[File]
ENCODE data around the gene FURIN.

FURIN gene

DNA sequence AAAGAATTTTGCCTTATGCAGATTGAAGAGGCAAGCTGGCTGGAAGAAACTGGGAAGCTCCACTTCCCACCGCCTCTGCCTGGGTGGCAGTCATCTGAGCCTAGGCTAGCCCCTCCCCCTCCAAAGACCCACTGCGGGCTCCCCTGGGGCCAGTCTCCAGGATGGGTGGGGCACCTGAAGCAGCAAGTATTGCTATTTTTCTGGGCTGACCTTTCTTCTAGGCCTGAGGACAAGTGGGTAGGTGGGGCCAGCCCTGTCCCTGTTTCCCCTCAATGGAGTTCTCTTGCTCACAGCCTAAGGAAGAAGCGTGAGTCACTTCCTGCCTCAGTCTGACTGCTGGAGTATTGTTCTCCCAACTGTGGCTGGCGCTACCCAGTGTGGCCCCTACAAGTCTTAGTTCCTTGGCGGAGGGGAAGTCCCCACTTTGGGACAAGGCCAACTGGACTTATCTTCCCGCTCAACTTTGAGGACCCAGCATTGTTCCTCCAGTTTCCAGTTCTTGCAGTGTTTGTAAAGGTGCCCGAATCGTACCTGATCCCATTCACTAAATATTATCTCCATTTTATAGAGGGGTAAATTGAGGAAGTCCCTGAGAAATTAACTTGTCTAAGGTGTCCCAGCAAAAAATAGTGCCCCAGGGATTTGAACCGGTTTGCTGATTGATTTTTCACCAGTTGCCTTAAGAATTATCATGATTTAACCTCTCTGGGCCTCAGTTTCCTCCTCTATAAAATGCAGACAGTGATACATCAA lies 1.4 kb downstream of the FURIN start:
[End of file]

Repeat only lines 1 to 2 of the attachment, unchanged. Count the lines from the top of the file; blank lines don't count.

ENCODE data around the gene FURIN.

FURIN gene